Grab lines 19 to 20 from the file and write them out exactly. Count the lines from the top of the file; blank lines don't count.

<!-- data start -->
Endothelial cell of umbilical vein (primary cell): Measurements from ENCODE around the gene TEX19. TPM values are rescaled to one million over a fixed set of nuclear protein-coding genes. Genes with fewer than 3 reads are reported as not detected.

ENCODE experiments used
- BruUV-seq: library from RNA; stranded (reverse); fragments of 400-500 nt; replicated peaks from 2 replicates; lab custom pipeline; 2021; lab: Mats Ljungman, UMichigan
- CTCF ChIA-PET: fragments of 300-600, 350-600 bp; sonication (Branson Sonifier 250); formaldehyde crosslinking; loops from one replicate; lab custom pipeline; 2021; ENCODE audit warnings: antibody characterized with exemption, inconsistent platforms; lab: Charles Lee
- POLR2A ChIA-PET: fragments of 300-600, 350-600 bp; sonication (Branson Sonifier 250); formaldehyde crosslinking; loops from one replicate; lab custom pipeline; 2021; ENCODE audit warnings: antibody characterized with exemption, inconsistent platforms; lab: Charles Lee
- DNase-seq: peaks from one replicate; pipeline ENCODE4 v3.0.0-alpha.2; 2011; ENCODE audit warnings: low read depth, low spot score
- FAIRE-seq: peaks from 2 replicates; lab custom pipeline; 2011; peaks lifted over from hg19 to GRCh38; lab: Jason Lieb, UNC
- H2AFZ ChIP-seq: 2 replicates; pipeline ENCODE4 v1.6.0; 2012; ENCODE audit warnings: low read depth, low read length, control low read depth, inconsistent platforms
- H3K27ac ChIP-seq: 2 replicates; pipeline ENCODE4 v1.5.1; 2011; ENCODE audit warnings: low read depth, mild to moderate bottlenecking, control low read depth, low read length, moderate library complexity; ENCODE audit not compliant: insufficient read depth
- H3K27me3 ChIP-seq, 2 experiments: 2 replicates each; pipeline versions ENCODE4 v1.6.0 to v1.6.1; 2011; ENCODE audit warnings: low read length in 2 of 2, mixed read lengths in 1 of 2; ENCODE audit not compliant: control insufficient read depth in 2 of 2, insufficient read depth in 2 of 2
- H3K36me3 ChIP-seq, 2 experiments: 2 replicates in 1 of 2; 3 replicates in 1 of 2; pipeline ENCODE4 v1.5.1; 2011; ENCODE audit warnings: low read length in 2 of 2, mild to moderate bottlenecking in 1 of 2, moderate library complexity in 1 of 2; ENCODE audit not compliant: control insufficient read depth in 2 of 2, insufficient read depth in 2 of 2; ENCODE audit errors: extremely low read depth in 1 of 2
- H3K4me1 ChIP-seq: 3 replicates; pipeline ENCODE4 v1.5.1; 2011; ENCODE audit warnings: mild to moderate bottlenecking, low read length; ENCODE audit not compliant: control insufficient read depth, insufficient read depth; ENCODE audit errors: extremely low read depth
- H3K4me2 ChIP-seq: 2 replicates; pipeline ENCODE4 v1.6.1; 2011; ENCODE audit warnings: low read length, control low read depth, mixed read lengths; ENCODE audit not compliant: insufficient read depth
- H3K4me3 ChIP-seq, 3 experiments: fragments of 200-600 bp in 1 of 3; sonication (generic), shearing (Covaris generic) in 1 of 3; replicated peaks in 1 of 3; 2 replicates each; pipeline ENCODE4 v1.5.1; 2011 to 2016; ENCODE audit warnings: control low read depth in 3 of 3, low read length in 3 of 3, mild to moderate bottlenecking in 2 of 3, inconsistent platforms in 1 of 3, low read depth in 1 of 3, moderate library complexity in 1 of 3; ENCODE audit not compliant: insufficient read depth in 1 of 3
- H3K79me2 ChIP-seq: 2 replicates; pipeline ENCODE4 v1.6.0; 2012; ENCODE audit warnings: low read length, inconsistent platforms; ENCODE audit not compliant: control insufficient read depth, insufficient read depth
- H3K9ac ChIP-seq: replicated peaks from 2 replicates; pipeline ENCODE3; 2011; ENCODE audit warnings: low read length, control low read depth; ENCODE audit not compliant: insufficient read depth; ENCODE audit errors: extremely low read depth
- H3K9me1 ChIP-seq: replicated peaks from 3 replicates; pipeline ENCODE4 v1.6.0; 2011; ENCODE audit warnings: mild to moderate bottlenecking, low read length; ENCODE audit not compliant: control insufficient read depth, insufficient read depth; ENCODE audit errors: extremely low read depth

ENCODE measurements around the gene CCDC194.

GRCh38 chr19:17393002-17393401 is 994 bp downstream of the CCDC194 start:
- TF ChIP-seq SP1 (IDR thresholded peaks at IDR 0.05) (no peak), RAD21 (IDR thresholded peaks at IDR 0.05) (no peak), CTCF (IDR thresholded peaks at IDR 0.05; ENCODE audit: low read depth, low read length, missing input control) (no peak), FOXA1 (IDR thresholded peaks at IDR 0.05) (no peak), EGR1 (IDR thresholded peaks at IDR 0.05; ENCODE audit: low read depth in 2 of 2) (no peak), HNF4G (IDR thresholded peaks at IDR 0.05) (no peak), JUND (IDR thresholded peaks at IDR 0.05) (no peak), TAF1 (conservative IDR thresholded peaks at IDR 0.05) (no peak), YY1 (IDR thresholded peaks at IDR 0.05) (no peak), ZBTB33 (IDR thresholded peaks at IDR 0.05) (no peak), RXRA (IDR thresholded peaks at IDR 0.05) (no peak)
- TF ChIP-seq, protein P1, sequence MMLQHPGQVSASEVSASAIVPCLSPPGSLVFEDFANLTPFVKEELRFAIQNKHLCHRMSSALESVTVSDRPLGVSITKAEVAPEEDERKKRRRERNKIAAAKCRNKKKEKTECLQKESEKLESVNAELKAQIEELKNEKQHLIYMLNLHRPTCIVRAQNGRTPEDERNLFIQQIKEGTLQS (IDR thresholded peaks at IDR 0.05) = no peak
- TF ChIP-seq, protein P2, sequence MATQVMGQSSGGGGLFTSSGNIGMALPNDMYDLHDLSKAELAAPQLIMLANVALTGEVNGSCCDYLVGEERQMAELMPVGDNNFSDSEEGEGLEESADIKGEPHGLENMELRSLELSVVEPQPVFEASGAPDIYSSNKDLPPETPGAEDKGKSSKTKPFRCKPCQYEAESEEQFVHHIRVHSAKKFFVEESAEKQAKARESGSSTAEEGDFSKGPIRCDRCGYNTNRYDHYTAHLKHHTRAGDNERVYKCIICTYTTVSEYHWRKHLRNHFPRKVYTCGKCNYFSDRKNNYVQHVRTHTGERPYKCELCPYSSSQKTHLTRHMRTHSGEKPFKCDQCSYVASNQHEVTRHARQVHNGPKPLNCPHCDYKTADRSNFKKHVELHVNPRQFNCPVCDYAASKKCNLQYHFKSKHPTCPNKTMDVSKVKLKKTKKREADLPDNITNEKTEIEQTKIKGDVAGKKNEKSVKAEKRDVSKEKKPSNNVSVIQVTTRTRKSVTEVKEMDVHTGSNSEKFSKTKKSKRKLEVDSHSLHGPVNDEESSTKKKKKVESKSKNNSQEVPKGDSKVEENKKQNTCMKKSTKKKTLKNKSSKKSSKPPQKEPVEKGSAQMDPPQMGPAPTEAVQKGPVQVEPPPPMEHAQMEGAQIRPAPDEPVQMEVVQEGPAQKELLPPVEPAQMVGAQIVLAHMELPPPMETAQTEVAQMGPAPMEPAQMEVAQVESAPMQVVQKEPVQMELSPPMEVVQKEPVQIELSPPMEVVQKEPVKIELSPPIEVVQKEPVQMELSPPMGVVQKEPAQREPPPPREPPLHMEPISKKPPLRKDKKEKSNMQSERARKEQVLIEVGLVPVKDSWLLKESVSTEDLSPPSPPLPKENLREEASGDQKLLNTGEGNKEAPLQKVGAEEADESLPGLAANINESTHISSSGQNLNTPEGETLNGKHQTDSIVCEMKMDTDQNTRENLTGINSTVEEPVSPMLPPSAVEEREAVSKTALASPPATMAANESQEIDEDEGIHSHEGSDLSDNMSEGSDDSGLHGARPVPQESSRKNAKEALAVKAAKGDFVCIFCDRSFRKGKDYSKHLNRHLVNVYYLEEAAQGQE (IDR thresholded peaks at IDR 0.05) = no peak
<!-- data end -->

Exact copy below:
GRCh38 chr19:17393002-17393401 is 994 bp downstream of the CCDC194 start:
- TF ChIP-seq SP1 (IDR thresholded peaks at IDR 0.05) (no peak), RAD21 (IDR thresholded peaks at IDR 0.05) (no peak), CTCF (IDR thresholded peaks at IDR 0.05; ENCODE audit: low read depth, low read length, missing input control) (no peak), FOXA1 (IDR thresholded peaks at IDR 0.05) (no peak), EGR1 (IDR thresholded peaks at IDR 0.05; ENCODE audit: low read depth in 2 of 2) (no peak), HNF4G (IDR thresholded peaks at IDR 0.05) (no peak), JUND (IDR thresholded peaks at IDR 0.05) (no peak), TAF1 (conservative IDR thresholded peaks at IDR 0.05) (no peak), YY1 (IDR thresholded peaks at IDR 0.05) (no peak), ZBTB33 (IDR thresholded peaks at IDR 0.05) (no peak), RXRA (IDR thresholded peaks at IDR 0.05) (no peak)